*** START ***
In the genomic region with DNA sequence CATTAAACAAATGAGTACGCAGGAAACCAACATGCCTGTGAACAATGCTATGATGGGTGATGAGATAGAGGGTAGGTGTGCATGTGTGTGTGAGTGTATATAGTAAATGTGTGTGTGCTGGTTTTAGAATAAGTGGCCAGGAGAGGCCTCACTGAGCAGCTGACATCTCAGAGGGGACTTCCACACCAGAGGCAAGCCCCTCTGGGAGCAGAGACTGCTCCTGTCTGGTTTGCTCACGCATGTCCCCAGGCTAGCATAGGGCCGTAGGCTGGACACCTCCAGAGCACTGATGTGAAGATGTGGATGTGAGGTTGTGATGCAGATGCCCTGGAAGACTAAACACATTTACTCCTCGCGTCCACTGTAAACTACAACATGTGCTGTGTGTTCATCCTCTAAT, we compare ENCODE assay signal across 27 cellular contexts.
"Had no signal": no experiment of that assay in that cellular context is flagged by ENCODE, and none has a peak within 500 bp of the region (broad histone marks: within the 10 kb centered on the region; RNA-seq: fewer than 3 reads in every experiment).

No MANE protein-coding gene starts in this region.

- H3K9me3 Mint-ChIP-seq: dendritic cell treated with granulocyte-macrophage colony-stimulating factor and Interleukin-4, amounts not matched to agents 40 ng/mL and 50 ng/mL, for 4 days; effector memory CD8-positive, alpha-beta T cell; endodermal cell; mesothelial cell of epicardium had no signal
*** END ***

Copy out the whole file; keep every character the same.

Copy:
In the genomic region with DNA sequence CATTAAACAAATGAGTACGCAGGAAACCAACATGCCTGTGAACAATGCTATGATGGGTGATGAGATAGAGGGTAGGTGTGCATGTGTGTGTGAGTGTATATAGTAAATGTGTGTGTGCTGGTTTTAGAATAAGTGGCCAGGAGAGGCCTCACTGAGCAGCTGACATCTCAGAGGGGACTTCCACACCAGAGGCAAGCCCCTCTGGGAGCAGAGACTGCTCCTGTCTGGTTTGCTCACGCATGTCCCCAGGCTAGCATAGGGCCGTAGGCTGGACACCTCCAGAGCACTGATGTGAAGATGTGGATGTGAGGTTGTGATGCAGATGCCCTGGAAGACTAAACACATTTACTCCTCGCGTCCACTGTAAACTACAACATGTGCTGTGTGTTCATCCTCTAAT, we compare ENCODE assay signal across 27 cellular contexts.
"Had no signal": no experiment of that assay in that cellular context is flagged by ENCODE, and none has a peak within 500 bp of the region (broad histone marks: within the 10 kb centered on the region; RNA-seq: fewer than 3 reads in every experiment).

No MANE protein-coding gene starts in this region.

- H3K9me3 Mint-ChIP-seq: dendritic cell treated with granulocyte-macrophage colony-stimulating factor and Interleukin-4, amounts not matched to agents 40 ng/mL and 50 ng/mL, for 4 days; effector memory CD8-positive, alpha-beta T cell; endodermal cell; mesothelial cell of epicardium had no signal